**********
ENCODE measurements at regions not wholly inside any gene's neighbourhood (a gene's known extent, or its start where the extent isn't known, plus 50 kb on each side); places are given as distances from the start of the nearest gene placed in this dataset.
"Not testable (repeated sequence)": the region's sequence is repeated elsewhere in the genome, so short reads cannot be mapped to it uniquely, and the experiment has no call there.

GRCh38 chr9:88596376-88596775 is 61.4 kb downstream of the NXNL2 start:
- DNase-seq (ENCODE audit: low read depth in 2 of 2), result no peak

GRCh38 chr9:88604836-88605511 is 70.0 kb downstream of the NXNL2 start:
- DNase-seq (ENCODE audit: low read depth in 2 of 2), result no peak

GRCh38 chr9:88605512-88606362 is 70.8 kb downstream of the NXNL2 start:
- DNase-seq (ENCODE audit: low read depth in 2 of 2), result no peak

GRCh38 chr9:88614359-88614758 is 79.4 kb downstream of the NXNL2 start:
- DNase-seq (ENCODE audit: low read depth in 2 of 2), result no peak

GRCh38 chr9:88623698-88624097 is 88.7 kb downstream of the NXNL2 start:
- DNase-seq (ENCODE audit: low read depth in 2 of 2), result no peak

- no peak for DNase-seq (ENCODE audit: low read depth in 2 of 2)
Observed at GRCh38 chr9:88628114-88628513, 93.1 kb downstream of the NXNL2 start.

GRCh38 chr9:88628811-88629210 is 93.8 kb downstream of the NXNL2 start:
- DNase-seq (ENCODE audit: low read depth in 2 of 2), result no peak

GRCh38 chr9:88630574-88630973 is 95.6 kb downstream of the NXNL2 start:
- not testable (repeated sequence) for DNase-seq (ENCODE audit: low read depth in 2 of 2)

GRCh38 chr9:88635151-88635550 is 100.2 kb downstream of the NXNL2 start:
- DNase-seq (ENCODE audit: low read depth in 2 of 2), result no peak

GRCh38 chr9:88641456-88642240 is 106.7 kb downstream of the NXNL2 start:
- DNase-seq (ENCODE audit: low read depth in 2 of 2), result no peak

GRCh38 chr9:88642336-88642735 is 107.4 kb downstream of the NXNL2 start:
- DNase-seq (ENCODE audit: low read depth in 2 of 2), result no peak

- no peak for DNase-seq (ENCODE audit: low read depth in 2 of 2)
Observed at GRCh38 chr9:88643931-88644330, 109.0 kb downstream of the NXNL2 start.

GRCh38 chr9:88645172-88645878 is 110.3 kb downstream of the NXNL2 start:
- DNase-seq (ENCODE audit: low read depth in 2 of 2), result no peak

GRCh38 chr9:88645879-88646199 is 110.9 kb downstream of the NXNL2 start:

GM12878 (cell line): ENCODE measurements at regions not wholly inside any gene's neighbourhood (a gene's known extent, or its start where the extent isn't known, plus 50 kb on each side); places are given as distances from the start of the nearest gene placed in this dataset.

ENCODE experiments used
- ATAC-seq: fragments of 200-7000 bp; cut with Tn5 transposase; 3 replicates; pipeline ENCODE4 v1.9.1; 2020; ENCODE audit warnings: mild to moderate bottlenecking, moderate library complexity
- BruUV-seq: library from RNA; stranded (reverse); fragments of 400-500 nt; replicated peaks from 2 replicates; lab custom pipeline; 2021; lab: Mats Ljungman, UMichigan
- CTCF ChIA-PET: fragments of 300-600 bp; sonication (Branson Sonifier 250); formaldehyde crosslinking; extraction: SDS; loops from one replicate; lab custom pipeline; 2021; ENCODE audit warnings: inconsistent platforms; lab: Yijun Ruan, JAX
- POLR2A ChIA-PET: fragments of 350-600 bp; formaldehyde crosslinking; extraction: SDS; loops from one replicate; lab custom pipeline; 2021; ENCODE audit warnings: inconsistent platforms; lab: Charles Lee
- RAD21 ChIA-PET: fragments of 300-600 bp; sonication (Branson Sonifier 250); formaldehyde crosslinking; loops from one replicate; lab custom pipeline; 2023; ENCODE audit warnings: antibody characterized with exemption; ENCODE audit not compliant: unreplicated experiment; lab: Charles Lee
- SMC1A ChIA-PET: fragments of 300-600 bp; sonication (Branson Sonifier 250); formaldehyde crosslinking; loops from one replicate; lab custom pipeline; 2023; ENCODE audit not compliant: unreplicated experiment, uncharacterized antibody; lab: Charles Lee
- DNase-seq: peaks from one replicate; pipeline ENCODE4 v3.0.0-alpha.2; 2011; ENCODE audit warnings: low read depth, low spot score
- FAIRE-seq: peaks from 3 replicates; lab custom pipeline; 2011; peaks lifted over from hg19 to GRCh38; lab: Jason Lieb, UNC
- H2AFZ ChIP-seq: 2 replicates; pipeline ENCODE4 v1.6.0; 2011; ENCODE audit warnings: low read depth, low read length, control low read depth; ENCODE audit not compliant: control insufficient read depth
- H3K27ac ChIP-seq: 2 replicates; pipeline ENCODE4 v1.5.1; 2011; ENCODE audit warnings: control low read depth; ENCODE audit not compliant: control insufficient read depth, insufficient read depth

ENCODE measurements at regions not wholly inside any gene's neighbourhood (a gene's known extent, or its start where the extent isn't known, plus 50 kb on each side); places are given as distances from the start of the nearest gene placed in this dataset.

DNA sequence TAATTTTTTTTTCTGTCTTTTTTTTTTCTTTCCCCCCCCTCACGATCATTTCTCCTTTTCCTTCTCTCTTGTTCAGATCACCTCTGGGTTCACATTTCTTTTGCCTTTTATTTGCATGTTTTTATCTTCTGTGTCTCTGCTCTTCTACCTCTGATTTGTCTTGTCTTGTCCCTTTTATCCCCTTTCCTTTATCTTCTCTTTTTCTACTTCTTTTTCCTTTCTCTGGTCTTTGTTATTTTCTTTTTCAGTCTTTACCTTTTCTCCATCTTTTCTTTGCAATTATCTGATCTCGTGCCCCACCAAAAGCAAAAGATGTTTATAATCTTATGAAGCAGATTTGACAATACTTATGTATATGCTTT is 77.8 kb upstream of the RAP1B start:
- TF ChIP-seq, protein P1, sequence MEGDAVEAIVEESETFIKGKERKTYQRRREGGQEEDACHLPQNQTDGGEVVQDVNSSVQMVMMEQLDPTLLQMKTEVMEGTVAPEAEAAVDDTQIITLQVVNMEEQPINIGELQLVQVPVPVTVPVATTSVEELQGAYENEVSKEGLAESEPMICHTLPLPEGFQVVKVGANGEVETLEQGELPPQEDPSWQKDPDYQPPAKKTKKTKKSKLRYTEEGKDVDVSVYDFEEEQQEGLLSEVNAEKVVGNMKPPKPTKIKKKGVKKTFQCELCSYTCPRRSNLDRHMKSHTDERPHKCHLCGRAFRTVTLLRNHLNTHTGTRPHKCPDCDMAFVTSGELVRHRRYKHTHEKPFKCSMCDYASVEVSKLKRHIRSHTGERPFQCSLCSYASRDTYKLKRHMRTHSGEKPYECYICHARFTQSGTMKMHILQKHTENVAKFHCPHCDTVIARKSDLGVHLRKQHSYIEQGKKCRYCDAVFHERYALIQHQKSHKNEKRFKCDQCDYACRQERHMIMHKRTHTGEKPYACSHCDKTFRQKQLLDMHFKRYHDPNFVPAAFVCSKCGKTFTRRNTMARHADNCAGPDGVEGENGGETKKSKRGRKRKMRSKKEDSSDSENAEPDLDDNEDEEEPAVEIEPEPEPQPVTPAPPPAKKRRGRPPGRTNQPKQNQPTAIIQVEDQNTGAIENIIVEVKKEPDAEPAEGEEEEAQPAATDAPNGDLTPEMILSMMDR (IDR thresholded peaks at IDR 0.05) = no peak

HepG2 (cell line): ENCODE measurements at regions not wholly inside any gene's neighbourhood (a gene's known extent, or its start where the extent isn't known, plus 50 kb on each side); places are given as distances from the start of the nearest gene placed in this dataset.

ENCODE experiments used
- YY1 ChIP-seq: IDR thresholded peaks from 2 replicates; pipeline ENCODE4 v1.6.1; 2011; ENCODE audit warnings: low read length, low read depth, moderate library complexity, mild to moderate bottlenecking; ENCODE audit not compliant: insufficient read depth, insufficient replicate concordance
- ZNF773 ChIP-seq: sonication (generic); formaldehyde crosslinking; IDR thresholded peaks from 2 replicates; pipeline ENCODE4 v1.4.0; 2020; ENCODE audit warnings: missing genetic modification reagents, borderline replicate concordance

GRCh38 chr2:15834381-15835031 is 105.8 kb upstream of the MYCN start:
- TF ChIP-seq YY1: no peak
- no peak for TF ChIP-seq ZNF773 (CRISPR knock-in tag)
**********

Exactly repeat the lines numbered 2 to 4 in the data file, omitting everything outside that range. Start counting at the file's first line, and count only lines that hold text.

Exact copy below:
"Not testable (repeated sequence)": the region's sequence is repeated elsewhere in the genome, so short reads cannot be mapped to it uniquely, and the experiment has no call there.

GRCh38 chr9:88596376-88596775 is 61.4 kb downstream of the NXNL2 start:
- DNase-seq (ENCODE audit: low read depth in 2 of 2), result no peak